root@7f74d8bca90f:~# ps -ef | grep
 root       109    94  0 00:01 ?        00:00:00 sh /root/.vscode-server/bin/fcac248b077b55bae4ba5bab613fd6e9156c2f0c/ --disable-user-env-probe --use-host-proxy --disable-telemetry --port 0 --extensions-download-dir /root/.vscode-server/extensionsCache

Because the container VS Code server is the “real” editor and our local client VS Code instance is just a GUI visualizing what is happening on the container, it means that if we want to install any additional extensions, we will have to do so on the container itself. Thankfully VS Code makes this trivial.

To get full Intellisense support, debugging support, and CMake support we require a few additional extensions. Rather than looking up each one, we will just install the C/C++ Extensions Pack, which includes everything we want. Note that we will be installing this extension within the container:

C/C++ Extension Pack VS Code extension to be installed within the container

Once installed, open up the Explorer tab and open up the /openj9-openjdk-jdk8 directory where we cloned the repository in the previous steps:

Opening a folder within the container

Once the folder is opened, you will note the Explorer view will have the entire directory contents visible. Next, we need to tell the VS Code CMake extension how to build the OpenJ9 project. The CMake extension will parse the CMake metadata and feed it to the VS Code C++ extension, which will allow for Intellisense to work.

Configuring VS Code and many of its extensions is done through various JSON files. In our case, we need a total of three JSON configuration files:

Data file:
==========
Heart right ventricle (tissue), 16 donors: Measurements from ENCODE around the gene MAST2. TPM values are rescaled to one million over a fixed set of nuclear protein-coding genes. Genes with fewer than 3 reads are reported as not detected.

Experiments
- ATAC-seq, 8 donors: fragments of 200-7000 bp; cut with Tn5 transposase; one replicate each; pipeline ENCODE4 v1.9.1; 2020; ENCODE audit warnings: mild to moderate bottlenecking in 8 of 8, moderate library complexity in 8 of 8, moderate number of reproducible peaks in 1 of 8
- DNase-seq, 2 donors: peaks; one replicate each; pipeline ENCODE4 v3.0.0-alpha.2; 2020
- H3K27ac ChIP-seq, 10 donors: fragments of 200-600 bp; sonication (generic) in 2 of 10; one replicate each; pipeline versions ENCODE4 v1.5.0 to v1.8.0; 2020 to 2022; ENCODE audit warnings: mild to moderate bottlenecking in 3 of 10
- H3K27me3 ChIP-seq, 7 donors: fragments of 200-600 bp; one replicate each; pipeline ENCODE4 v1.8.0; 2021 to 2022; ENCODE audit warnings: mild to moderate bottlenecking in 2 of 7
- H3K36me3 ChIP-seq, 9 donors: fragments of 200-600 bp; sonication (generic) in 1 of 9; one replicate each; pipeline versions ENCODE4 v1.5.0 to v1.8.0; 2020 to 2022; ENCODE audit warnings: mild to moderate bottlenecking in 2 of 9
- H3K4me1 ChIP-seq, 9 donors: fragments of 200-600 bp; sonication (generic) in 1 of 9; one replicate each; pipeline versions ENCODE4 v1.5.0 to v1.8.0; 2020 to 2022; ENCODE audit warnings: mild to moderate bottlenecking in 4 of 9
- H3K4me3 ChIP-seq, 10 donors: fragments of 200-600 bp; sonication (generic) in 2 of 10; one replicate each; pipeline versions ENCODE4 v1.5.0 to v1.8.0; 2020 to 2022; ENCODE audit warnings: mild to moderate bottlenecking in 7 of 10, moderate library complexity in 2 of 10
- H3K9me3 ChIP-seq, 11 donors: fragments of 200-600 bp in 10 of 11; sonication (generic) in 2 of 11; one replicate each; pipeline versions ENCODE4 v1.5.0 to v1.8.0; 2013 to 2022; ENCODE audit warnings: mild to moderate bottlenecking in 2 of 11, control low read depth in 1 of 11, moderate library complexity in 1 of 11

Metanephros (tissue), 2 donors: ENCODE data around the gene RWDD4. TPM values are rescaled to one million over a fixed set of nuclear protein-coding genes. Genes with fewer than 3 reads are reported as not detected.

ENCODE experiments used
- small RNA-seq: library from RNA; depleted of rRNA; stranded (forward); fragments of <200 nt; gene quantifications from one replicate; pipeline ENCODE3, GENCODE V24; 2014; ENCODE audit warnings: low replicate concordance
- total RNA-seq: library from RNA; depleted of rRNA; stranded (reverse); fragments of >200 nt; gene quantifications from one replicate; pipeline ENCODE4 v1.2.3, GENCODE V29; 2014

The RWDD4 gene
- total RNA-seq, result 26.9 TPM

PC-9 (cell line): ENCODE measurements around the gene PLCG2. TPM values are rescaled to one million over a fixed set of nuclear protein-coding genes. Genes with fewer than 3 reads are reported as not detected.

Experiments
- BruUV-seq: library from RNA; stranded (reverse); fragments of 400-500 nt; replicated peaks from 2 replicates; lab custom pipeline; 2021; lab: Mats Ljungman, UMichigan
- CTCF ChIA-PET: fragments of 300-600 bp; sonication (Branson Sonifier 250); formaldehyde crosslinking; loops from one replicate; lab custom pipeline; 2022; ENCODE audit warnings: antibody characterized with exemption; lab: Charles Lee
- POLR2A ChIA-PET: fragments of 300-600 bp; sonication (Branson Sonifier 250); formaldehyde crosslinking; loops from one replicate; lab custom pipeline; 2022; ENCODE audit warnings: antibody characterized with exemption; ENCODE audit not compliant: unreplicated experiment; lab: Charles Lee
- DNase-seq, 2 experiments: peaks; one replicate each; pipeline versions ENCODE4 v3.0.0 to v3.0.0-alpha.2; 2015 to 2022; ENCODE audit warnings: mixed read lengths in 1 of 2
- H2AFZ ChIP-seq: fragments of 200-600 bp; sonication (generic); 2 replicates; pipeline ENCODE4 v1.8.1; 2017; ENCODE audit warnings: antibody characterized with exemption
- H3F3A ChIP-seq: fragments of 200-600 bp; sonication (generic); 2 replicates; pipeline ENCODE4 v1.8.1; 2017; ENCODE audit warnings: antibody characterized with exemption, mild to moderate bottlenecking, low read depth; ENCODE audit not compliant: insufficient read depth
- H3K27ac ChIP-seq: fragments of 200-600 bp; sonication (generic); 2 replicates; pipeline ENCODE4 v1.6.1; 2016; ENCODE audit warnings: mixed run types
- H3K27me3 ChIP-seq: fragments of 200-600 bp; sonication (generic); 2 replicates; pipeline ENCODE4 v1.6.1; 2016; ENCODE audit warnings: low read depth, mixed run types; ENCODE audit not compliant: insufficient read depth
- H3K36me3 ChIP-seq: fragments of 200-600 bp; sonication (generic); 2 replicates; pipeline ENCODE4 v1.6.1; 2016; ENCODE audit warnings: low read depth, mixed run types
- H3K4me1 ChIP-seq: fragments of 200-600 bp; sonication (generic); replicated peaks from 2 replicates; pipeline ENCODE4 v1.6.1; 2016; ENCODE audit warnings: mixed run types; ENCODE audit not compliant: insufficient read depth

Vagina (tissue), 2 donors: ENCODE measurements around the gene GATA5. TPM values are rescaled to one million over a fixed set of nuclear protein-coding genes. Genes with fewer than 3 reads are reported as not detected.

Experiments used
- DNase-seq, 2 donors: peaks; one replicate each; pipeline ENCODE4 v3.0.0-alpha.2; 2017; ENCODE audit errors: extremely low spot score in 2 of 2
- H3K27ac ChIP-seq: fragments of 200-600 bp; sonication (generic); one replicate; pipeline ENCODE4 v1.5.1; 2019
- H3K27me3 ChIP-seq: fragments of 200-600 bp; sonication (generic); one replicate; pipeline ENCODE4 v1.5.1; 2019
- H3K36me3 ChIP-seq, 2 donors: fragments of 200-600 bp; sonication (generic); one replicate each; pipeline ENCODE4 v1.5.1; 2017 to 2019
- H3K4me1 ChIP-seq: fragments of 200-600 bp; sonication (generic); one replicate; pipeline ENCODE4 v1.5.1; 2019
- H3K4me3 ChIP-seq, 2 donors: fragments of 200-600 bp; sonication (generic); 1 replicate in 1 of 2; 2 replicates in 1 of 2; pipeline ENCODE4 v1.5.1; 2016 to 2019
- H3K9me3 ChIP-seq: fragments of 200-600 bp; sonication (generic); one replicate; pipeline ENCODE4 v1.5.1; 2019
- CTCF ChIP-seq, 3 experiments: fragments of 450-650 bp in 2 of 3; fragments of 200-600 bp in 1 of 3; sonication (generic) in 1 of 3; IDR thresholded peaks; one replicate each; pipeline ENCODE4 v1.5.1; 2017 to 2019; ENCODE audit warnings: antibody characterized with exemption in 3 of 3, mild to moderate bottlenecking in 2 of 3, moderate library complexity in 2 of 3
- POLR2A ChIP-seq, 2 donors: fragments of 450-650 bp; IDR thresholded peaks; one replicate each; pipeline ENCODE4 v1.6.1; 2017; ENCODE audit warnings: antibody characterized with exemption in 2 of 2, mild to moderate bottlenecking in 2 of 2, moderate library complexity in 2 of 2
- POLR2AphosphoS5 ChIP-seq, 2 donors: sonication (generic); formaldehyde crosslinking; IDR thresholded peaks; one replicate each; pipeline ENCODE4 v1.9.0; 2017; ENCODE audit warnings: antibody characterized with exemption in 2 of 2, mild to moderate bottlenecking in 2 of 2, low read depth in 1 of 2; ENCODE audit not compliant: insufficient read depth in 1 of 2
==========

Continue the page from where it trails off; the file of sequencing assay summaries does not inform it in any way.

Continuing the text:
This configuration file will alter the VS Code settings within the container to configure CMake. We will effectively replicate the locations and configuration that the OpenJDK build system will use to configure OpenJ9 via CMake. Create the .vscode/settings.json file in the root of the repository and add the following settings:

    "cmake.buildDirectory": "${workspaceFolder}/build/linux-x86_64-normal-server-release/vm",
    "cmake.sourceDirectory": "${workspaceFolder}/openj9",
    "cmake.configureSettings": {
        "BOOT_JDK": "/home/jenkins/bootjdks/jdk8",
        "JAVA_SPEC_VERSION": "8",
        "OPENJ9_BUILD": "ON",
        "J9VM_OMR_DIR": "${workspaceFolder}/omr"
    "cmake.cacheInit": "runtime/cmake/caches/linux_x86-64_cmprssptrs.cmake",
    "search.useIgnoreFiles": false,
    "search.exclude": {
        "**/build": true
    "cmake.buildTask": true

Note that the above settings.json file is catered towards the Java 8 build. If you’re trying this with a different Java version, for example Java 11, you will have to change the "BOOT_JDK" and "JAVA_SPEC_VERSION" settings.


This configuration file sets up two commands that will invoke the build system. The settings.json file configured the VS Code CMake extension to invoke a custom task on build. We will define that task here:

    "version": "2.0.0",
    "tasks": [
            "label": "Build OpenJ9",
            "command": "build",
            "type": "cmake",
            "label": "Build OpenJDK",
            "command": "make all \"EXTRA_CMAKE_ARGS=-DOMR_SEPARATE_DEBUG_INFO=OFF\"",
            "type": "shell",
            "group": {
                "kind": "build",
                "isDefault": true

The "cmake" task is the build task that simply invokes the CMake build system. This task will build OpenJ9 but it will not integrate the built libraries into a JDK image. We require the OpenJDK build system to do that, which is why we define another task called "Build OpenJDK" that will invoke the OpenJDK build system and package the JDK image for us. The latter is our default build task that will invoke when we click the Build button or via the build hotkey (Shift + Cmd/CTRL + B).


This configuration file tells VS Code how to launch the process, in our case for purposes of debugging. It is mostly auto-generated but we will just change the launch command to invoke java -version. You can of course change this to whatever you wish.

    "version": "0.2.0",
    "configurations": [
            "name": "(gdb) Launch",
            "type": "cppdbg",
            "request": "launch",
            "program": "/openj9-openjdk-jdk8/build/linux-x86_64-normal-server-release/images/j2sdk-image/bin/java",
            "args": [
            "stopAtEntry": false,
            "cwd": "${workspaceFolder}",
            "environment": [],
            "externalConsole": false,